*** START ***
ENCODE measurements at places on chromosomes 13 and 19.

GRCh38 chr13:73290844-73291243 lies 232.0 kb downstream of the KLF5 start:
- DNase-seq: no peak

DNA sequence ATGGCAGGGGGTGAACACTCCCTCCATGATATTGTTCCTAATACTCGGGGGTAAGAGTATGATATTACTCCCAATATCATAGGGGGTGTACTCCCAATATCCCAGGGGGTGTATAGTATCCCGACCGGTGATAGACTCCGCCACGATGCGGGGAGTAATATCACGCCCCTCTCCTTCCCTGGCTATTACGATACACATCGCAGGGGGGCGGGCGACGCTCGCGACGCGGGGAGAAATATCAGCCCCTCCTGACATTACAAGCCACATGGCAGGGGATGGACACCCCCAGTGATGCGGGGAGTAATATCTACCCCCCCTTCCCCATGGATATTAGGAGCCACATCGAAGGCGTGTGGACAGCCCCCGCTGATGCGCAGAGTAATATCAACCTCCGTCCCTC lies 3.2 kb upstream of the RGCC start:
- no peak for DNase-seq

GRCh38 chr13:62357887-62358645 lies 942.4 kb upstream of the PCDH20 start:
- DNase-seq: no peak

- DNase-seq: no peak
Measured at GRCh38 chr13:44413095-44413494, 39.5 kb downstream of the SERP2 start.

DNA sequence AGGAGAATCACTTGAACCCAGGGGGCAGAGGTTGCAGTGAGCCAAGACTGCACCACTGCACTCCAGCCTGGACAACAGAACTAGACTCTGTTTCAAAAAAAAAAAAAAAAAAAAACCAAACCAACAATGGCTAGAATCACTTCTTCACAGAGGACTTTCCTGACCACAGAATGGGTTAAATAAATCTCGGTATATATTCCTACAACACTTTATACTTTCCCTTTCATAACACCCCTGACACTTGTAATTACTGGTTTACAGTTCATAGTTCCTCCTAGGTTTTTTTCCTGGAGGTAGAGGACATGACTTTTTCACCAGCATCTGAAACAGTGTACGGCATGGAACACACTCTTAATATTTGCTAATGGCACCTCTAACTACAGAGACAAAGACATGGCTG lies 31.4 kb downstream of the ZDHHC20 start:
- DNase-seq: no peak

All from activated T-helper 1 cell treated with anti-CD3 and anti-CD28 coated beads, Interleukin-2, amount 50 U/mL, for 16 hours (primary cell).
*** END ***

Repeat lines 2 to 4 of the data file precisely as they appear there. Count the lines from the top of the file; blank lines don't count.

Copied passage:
GRCh38 chr13:73290844-73291243 lies 232.0 kb downstream of the KLF5 start:
- DNase-seq: no peak

DNA sequence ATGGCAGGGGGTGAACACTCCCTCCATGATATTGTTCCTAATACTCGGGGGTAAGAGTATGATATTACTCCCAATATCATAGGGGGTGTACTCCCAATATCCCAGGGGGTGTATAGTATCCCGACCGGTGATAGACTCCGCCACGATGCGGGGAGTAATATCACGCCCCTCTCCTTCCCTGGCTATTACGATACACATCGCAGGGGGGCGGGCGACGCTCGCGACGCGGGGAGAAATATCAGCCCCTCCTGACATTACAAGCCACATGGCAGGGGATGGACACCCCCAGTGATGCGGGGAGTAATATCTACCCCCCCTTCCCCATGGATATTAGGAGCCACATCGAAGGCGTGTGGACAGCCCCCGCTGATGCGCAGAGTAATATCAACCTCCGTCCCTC lies 3.2 kb upstream of the RGCC start: